House debates

Monday, 18 February 2019

Private Members' Business

Senator Leila De Lima

6:41 pm

Photo of Chris HayesChris Hayes (Fowler, Australian Labor Party) Share this | Hansard source

I seek leave to make an additional contribution.

Leave granted.

I thank the member for Goldstein for his contribution. The case of Senator de Lima is a clear example of what happens when a government seeks to circumvent the rule of law. In emphasising that, the evidence against Senator de Lima consists of untested statements by convicted drug lords, police officers and prison officials. Therefore, I believe it's important that we put Senator de Lima's situation into context.

As Chairperson of the Commission on Human Rights, Senator de Lima investigated extrajudicial killings carried out by the Davao death squad in Davao City under the leadership of then Mayor Duterte. As secretary of justice, Senator de Lima was responsible for putting a former president and three senators behind bars and subjecting several other congressmen to criminal charges associated with corruption. Senator de Lima also authorised the raid of Bilibid prison in an effort to target a drug network that existed within that facility.

In 2016 Senator de Lima filed a motion in her parliament to conduct investigations into the extrajudicial killings that were taking place under the newly-elected President Duterte's drug policy. This was the tipping point that led to her removal as chair of the Senate committee and subjected her to trumped up charges of trading in illegal drugs, although they were subsequently changed to charges of conspiracy to commit illegal drug trading—the latter causing her incarceration. Clearly, if the police are given impunity for killing people on the basis of mere suspicion to appease the president's policy, I'm sure for those in authority making a false statement would be far less onerous and, therefore, easily forthcoming.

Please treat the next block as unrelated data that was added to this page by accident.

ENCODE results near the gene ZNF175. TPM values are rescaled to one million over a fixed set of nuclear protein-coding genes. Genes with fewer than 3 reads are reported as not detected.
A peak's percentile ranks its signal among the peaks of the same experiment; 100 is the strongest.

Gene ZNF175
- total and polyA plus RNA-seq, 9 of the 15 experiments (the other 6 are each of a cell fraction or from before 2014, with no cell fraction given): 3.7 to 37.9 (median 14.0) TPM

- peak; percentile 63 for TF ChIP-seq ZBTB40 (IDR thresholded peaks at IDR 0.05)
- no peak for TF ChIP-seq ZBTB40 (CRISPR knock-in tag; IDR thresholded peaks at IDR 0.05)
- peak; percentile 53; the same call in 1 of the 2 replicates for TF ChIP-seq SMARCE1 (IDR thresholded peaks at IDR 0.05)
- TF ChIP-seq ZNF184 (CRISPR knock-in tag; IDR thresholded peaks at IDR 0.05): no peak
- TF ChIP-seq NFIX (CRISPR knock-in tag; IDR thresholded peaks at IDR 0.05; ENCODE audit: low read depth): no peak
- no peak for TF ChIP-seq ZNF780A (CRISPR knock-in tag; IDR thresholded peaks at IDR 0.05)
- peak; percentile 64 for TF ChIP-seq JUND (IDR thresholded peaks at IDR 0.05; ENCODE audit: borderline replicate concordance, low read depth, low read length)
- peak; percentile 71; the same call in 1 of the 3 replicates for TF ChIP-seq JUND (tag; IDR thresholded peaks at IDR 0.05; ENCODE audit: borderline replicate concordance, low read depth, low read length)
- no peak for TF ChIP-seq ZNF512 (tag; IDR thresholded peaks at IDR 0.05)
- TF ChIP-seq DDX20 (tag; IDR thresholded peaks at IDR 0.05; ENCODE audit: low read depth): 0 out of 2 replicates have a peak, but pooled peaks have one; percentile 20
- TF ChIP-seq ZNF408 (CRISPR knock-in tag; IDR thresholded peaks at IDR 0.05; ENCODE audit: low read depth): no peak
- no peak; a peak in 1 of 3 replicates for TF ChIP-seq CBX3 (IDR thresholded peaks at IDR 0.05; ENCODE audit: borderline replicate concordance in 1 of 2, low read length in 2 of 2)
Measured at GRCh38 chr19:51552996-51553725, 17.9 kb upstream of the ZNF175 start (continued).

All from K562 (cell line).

This is what happens when you set aside the rule of law. As the UN Working Group on Arbitrary Detention reasoned, 'there is no explanation for this other than her exercise of the right to express such views and convictions as a human rights defender'. While it's important for leaders to show commitment where there are threats to the wellbeing of the community, such as a drug epidemic, nevertheless, actions should be proportionate, be evidence based, incorporate appropriate oversight and, most importantly, be compliant with the rule of law.

Surely an attack on human rights is an attack on our collective humanity. We must never remain silent when human rights are being attacked. Silence only encourages those who seek to undermine the human rights principles, structure and democratic institutions that underpin our societies and allow for the creation of strong and inclusive communities.

It's for this reason that we as parliamentarians and concerned members of the international community cannot afford to remain silent in the face of blatant attacks on systems of justice and really, for that matter, the rule of law itself. I reiterate my call on the Australian government to use all its diplomatic measures to urge the Philippines government to immediately release Senator De Lima and ensure that any subsequent trials that she has to face are conducted in a fair and transparent manner, consistent with the rule of law and subject to appropriate international oversight.

I believe for those of us of goodwill it is important that we work together with our neighbouring nations to ensure respect for the rule of law. What we must appreciate is that, when the rule of law is being sidelined, we are going to see the curtailment of human rights as an inevitable result. As Desmond Tutu once said, if you are neutral in situations of injustice you have chosen the side of the oppressor.

Debate adjourned.


Andrew Fenton
Posted on 26 Mar 2019 3:54 pm

I find this speech very misleading. I am very surprised the ALP would support a corrupt Liberal government under the leadership of Noy Noy Aquino. Its a known secret in the Philippines that DeLima was not only supporting drug lords in the Filipino jails but she was directly profiting from their ongoing activites. How the ALP supports De Lima is beyond me. I have lived in the Philippines the last 3 years and know that its a different story living there. Under De Lima drug addicts were able to rape, steal and violate citizens at will. Every couple of days children's bodies were floating down stream from these addicts. This was all done under De Lima and the Liberal government. Please do your research your speech suggests you agree the drug addicts and drug lords have rights. They don't and praise President Duterte efforts in making the streets safer. The President has said on numerous occasions stop taking drugs and the war on drugs end.